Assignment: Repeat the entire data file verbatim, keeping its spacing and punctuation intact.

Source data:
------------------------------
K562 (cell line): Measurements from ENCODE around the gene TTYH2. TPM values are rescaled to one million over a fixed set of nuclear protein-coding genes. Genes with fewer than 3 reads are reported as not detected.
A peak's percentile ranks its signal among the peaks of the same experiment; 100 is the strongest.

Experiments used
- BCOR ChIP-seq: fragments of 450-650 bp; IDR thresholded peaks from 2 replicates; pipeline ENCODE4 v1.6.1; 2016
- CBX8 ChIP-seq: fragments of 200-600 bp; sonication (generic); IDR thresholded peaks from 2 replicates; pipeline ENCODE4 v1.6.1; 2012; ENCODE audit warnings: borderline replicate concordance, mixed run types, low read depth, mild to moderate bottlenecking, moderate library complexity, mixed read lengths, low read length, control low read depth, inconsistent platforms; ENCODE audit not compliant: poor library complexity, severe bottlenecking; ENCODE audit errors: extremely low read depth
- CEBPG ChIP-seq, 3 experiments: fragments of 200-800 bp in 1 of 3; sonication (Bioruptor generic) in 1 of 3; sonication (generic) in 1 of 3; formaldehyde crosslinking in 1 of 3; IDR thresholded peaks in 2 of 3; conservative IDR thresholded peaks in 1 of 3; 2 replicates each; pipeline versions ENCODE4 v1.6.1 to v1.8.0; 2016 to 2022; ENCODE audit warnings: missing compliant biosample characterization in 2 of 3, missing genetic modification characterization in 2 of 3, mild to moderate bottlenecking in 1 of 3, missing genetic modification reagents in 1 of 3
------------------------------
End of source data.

K562 (cell line): Measurements from ENCODE around the gene TTYH2. TPM values are rescaled to one million over a fixed set of nuclear protein-coding genes. Genes with fewer than 3 reads are reported as not detected.
A peak's percentile ranks its signal among the peaks of the same experiment; 100 is the strongest.

Experiments used
- BCOR ChIP-seq: fragments of 450-650 bp; IDR thresholded peaks from 2 replicates; pipeline ENCODE4 v1.6.1; 2016
- CBX8 ChIP-seq: fragments of 200-600 bp; sonication (generic); IDR thresholded peaks from 2 replicates; pipeline ENCODE4 v1.6.1; 2012; ENCODE audit warnings: borderline replicate concordance, mixed run types, low read depth, mild to moderate bottlenecking, moderate library complexity, mixed read lengths, low read length, control low read depth, inconsistent platforms; ENCODE audit not compliant: poor library complexity, severe bottlenecking; ENCODE audit errors: extremely low read depth
- CEBPG ChIP-seq, 3 experiments: fragments of 200-800 bp in 1 of 3; sonication (Bioruptor generic) in 1 of 3; sonication (generic) in 1 of 3; formaldehyde crosslinking in 1 of 3; IDR thresholded peaks in 2 of 3; conservative IDR thresholded peaks in 1 of 3; 2 replicates each; pipeline versions ENCODE4 v1.6.1 to v1.8.0; 2016 to 2022; ENCODE audit warnings: missing compliant biosample characterization in 2 of 3, missing genetic modification characterization in 2 of 3, mild to moderate bottlenecking in 1 of 3, missing genetic modification reagents in 1 of 3